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Malaysia Airlines has said that it needs a solution within a year or it could go bust. Reuters

Malaysia Airlines has said that it will have a plan in place within half a year to 12 months to revitalise the struggling business.

The state-owned carrier has had a torrid time financially since flight MH370 tragically went missing on 8 March.

Its losses reached £82.2m ($138m, €101m) in the quarter ending 31 March, almost £30m more than the same period last year and its worst loss since the quarter ending 31 December, 2011.

In wake of this, Azman Mokhtar, head of state investment company Khazanah Nasional, has said that all possibilities are being discussed at the moment, including the prospect of selling the airline.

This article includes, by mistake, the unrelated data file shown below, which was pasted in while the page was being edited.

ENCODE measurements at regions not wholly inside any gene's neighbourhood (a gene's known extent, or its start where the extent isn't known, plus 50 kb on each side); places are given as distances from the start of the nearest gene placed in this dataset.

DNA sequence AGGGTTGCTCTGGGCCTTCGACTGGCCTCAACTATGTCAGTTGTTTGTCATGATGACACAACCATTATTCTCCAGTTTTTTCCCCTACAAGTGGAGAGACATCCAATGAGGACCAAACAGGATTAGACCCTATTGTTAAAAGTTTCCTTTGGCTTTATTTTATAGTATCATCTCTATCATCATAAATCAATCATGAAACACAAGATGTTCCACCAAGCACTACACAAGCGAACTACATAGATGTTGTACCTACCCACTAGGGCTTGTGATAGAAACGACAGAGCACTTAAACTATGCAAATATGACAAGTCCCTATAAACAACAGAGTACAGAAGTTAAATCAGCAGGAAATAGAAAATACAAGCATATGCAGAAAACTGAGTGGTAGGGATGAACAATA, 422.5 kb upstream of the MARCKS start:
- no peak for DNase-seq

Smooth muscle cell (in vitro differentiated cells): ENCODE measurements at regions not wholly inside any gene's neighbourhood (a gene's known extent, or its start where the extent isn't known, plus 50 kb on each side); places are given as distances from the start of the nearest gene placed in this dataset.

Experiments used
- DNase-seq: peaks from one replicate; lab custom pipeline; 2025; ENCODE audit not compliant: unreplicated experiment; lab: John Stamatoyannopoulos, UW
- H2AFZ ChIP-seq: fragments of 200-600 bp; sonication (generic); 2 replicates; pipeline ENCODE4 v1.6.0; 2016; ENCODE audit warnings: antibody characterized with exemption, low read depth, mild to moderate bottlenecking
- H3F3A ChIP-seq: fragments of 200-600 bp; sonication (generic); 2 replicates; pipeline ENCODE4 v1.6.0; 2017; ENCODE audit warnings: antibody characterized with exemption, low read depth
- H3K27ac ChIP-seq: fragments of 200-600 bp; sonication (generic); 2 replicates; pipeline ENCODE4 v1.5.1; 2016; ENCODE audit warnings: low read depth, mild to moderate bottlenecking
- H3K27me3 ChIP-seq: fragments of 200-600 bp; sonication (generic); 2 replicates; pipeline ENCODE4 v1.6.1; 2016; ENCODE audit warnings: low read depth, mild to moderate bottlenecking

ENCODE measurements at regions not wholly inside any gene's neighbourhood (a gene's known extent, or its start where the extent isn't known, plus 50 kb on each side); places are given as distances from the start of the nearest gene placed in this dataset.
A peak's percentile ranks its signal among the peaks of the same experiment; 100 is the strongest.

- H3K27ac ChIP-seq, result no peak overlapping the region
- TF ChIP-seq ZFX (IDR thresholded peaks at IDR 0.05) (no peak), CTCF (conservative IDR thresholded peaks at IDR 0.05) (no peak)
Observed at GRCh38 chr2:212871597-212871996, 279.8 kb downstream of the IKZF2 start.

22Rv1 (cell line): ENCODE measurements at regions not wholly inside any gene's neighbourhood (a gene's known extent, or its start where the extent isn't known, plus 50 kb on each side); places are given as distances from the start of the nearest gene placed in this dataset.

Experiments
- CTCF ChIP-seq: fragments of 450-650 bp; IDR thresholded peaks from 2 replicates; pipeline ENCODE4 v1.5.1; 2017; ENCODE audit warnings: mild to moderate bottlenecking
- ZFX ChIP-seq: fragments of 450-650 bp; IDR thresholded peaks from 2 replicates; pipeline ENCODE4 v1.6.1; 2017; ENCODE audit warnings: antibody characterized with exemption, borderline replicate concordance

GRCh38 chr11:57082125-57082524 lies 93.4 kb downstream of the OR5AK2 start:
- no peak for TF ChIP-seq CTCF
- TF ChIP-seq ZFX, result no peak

Mokhtar hinted that the airline probably has enough money in reserve to sustain itself for a year, but there is real danger that it could go out of business in the future if a solution isn't found.

"Obviously over the medium and longer term, this has to be solved on a sustainable basis," he said in Kuala Lumpur.

"As a national carrier, clearly MAS plays a very important role in terms of economic development of the country, but at the same time we, as the custodian of taxpayers' money, have to balance that role very carefully."

Commuters in Asia have taken their custom elsewhere following the unfortunate event; passenger numbers were down 60% for the airline in the first quarter of 2014.

The airline blames the "dramatic impact" of flight MH370, but in actuality, it has made losses for the last three quarters and a total of $1.3bn in losses over the last three years amid rising fuel costs and fierce competition.